Issues and Controversies in the Diagnosis and Management of Bipolar Disorder: Focus on Challenges Tr
Location: United States
|Event Date/Time: Jun 18, 2009||End Date/Time: Jun 18, 2009|
Bipolar disorder (BD) is a chronic, recurring illness characterized by episodes of depression alternating with periods of mania or hypomania. It is associated with significant impairments in global functioning, inter-episodic morbidity, decreased quality of life, and a substantially increased risk of suicide.
The role of antidepressants in the treatment of BD is controversial. While some studies have suggested antidepressants in combination with mood stabilizers can benefit some bipolar patients, others have associated antidepressants with dysphoria or induction of mania, and recent data suggests that antidepressants neither help nor harm patients when added to mood stabilizers. Medication non-adherence is common among patients with BD. Studies have demonstrated that up to 60% of patients with BD are fully or partially non-adherent in the year after a manic or mixed episode.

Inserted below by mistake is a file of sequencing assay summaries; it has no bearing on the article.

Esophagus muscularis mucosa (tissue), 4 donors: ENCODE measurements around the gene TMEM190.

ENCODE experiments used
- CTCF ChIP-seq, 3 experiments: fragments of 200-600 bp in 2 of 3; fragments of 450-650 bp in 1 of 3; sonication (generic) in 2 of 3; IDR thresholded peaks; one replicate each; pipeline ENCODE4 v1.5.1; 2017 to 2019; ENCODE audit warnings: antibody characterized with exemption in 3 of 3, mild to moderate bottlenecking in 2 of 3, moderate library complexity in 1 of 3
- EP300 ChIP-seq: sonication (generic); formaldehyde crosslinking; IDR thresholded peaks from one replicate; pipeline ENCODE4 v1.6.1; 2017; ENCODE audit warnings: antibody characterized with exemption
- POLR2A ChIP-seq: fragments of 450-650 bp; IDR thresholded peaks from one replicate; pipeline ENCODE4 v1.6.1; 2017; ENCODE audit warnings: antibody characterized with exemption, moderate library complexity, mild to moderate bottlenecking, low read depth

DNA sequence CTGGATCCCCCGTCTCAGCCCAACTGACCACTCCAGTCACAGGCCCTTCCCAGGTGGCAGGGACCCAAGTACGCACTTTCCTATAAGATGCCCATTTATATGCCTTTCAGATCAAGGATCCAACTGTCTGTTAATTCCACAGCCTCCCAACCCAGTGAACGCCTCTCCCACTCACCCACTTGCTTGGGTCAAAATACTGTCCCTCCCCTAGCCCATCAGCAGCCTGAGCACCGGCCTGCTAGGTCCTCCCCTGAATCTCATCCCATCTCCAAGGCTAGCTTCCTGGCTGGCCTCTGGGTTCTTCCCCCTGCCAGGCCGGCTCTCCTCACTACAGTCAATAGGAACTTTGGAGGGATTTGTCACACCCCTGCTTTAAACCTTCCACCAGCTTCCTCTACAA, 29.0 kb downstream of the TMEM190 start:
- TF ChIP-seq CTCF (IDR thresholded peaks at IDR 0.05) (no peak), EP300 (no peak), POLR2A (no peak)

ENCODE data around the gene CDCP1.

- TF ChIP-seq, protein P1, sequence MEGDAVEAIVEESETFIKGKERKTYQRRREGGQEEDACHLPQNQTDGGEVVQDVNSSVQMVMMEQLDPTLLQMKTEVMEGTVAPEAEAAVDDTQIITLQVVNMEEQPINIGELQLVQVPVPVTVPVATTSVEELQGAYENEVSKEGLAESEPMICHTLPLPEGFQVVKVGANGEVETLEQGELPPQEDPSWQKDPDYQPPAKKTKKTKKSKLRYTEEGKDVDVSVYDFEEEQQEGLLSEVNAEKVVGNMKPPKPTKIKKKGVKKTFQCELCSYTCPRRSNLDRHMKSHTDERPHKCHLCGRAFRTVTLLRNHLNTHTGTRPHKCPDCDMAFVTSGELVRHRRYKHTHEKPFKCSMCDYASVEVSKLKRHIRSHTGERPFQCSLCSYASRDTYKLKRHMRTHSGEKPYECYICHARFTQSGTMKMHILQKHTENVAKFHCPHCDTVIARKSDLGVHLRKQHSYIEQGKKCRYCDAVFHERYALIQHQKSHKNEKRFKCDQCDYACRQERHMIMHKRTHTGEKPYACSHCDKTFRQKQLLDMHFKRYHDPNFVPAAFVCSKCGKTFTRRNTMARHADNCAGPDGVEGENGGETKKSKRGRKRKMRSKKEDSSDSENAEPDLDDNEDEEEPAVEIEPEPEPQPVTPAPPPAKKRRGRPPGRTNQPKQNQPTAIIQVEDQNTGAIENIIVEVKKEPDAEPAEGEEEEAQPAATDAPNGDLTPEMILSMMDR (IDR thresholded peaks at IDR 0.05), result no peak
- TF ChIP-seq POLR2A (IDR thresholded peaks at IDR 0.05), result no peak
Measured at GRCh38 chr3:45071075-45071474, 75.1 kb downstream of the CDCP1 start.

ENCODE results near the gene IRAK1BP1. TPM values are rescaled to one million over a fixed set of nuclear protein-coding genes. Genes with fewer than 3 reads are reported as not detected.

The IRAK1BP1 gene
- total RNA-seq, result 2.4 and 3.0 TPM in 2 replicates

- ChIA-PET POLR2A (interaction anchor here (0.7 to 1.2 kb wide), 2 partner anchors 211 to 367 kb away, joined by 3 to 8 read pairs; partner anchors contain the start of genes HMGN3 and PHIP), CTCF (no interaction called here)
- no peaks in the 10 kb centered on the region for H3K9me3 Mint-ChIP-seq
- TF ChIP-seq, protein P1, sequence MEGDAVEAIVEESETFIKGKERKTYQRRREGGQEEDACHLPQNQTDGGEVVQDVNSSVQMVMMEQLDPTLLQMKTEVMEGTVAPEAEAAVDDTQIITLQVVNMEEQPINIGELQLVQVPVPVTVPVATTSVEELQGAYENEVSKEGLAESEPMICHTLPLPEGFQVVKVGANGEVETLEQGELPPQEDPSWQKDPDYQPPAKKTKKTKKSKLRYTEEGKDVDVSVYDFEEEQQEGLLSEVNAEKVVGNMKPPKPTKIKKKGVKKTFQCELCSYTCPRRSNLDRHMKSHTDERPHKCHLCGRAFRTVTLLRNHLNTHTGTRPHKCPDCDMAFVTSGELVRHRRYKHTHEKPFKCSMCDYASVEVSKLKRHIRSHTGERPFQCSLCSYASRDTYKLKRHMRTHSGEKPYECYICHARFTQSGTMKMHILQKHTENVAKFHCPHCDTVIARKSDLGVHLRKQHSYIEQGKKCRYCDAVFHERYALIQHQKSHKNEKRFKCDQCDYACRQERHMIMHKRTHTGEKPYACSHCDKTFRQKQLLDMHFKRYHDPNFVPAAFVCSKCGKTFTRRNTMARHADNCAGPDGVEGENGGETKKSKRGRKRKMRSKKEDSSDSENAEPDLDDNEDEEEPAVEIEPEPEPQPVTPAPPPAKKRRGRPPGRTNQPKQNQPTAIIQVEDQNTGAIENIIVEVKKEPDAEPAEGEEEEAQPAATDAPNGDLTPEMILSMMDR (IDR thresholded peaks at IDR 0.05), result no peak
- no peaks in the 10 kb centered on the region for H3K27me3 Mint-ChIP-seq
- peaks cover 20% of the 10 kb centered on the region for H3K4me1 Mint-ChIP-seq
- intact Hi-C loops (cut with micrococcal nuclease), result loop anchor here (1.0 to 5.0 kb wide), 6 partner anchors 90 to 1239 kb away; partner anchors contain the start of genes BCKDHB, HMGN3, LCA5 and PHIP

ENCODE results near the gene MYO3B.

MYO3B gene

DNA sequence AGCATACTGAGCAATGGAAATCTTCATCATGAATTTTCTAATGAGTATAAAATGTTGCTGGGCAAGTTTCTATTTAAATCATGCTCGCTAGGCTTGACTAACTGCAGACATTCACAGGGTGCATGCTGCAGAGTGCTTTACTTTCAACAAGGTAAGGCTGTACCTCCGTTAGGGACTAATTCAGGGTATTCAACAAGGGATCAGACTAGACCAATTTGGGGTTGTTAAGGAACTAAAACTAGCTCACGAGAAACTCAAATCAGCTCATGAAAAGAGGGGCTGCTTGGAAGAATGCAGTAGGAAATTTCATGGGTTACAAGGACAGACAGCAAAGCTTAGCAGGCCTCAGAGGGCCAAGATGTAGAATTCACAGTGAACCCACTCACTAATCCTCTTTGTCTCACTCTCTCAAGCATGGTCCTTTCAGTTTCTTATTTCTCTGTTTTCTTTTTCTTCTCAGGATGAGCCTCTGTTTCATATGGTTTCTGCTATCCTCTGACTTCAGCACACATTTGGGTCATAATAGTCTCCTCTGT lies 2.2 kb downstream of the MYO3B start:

In order for clinicians to provide the best treatment for patients with BD, it is essential that they accurately diagnose the condition and understand the evidence, complexity, and controversy regarding pharmacologic treatment strategies. They must also appreciate the factors that worsen the long-term course of the illness, such as medication non-adherence and co-morbid medical and psychiatric conditions, and must understand the treatments, such as intensive psychotherapy, that may speed recovery and help sustain wellness.